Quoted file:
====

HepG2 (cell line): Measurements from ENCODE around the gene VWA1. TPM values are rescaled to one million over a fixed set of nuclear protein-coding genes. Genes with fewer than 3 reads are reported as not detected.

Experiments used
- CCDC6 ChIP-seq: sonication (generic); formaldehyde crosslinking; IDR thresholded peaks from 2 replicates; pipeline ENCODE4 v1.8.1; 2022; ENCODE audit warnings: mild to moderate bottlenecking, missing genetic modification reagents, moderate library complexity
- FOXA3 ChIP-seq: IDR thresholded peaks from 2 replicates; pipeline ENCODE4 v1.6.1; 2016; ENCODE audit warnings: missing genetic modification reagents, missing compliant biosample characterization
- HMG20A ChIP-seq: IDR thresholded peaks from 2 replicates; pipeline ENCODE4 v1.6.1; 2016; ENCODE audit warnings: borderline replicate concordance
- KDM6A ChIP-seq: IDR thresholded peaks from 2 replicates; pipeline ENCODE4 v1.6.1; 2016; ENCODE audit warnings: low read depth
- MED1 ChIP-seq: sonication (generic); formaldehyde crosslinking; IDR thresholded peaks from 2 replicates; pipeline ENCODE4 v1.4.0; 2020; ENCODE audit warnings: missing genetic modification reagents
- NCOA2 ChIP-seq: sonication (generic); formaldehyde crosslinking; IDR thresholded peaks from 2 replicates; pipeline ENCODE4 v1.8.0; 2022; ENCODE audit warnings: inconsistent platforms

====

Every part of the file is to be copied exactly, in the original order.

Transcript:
HepG2 (cell line): Measurements from ENCODE around the gene VWA1. TPM values are rescaled to one million over a fixed set of nuclear protein-coding genes. Genes with fewer than 3 reads are reported as not detected.

Experiments used
- CCDC6 ChIP-seq: sonication (generic); formaldehyde crosslinking; IDR thresholded peaks from 2 replicates; pipeline ENCODE4 v1.8.1; 2022; ENCODE audit warnings: mild to moderate bottlenecking, missing genetic modification reagents, moderate library complexity
- FOXA3 ChIP-seq: IDR thresholded peaks from 2 replicates; pipeline ENCODE4 v1.6.1; 2016; ENCODE audit warnings: missing genetic modification reagents, missing compliant biosample characterization
- HMG20A ChIP-seq: IDR thresholded peaks from 2 replicates; pipeline ENCODE4 v1.6.1; 2016; ENCODE audit warnings: borderline replicate concordance
- KDM6A ChIP-seq: IDR thresholded peaks from 2 replicates; pipeline ENCODE4 v1.6.1; 2016; ENCODE audit warnings: low read depth
- MED1 ChIP-seq: sonication (generic); formaldehyde crosslinking; IDR thresholded peaks from 2 replicates; pipeline ENCODE4 v1.4.0; 2020; ENCODE audit warnings: missing genetic modification reagents
- NCOA2 ChIP-seq: sonication (generic); formaldehyde crosslinking; IDR thresholded peaks from 2 replicates; pipeline ENCODE4 v1.8.0; 2022; ENCODE audit warnings: inconsistent platforms